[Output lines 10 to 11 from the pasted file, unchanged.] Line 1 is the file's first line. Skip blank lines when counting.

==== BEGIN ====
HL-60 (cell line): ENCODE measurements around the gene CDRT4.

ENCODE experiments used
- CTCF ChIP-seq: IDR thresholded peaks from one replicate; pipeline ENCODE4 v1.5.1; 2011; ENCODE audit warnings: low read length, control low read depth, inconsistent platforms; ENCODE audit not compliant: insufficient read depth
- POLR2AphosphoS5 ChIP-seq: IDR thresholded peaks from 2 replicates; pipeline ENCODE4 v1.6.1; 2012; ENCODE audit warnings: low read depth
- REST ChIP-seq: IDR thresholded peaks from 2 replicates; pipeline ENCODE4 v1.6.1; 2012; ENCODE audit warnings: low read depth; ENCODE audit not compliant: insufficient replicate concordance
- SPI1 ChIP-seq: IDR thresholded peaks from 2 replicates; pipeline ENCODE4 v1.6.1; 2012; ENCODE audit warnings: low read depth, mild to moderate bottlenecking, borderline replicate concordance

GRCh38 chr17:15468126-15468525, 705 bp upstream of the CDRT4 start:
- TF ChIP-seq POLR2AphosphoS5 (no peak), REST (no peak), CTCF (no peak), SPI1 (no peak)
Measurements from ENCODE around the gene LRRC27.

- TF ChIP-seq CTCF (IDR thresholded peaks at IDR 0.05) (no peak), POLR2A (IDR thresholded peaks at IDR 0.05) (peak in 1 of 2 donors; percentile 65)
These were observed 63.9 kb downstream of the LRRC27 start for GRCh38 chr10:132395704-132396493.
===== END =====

- TF ChIP-seq CTCF (IDR thresholded peaks at IDR 0.05) (no peak), POLR2A (IDR thresholded peaks at IDR 0.05) (peak in 1 of 2 donors; percentile 65)
These were observed 63.9 kb downstream of the LRRC27 start for GRCh38 chr10:132395704-132396493.